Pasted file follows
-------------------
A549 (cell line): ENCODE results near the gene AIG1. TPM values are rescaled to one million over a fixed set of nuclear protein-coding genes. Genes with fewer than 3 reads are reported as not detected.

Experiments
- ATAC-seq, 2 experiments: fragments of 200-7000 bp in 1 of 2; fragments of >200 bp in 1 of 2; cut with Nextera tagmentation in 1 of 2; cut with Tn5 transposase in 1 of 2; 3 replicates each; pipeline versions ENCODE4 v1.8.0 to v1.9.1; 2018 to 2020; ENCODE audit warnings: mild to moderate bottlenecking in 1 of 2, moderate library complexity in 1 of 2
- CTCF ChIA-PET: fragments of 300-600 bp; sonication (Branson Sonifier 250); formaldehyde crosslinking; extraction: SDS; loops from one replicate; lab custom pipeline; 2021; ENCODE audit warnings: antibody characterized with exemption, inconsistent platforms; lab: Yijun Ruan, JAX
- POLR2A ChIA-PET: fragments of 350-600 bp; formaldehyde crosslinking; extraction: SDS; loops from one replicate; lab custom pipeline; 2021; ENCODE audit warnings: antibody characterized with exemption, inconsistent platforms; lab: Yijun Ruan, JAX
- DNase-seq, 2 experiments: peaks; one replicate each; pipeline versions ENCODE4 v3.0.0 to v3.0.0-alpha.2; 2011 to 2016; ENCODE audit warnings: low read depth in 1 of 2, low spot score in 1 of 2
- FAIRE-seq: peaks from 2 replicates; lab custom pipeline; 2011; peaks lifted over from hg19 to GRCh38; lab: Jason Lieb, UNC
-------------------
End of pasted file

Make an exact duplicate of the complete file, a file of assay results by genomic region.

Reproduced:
A549 (cell line): ENCODE results near the gene AIG1. TPM values are rescaled to one million over a fixed set of nuclear protein-coding genes. Genes with fewer than 3 reads are reported as not detected.

Experiments
- ATAC-seq, 2 experiments: fragments of 200-7000 bp in 1 of 2; fragments of >200 bp in 1 of 2; cut with Nextera tagmentation in 1 of 2; cut with Tn5 transposase in 1 of 2; 3 replicates each; pipeline versions ENCODE4 v1.8.0 to v1.9.1; 2018 to 2020; ENCODE audit warnings: mild to moderate bottlenecking in 1 of 2, moderate library complexity in 1 of 2
- CTCF ChIA-PET: fragments of 300-600 bp; sonication (Branson Sonifier 250); formaldehyde crosslinking; extraction: SDS; loops from one replicate; lab custom pipeline; 2021; ENCODE audit warnings: antibody characterized with exemption, inconsistent platforms; lab: Yijun Ruan, JAX
- POLR2A ChIA-PET: fragments of 350-600 bp; formaldehyde crosslinking; extraction: SDS; loops from one replicate; lab custom pipeline; 2021; ENCODE audit warnings: antibody characterized with exemption, inconsistent platforms; lab: Yijun Ruan, JAX
- DNase-seq, 2 experiments: peaks; one replicate each; pipeline versions ENCODE4 v3.0.0 to v3.0.0-alpha.2; 2011 to 2016; ENCODE audit warnings: low read depth in 1 of 2, low spot score in 1 of 2
- FAIRE-seq: peaks from 2 replicates; lab custom pipeline; 2011; peaks lifted over from hg19 to GRCh38; lab: Jason Lieb, UNC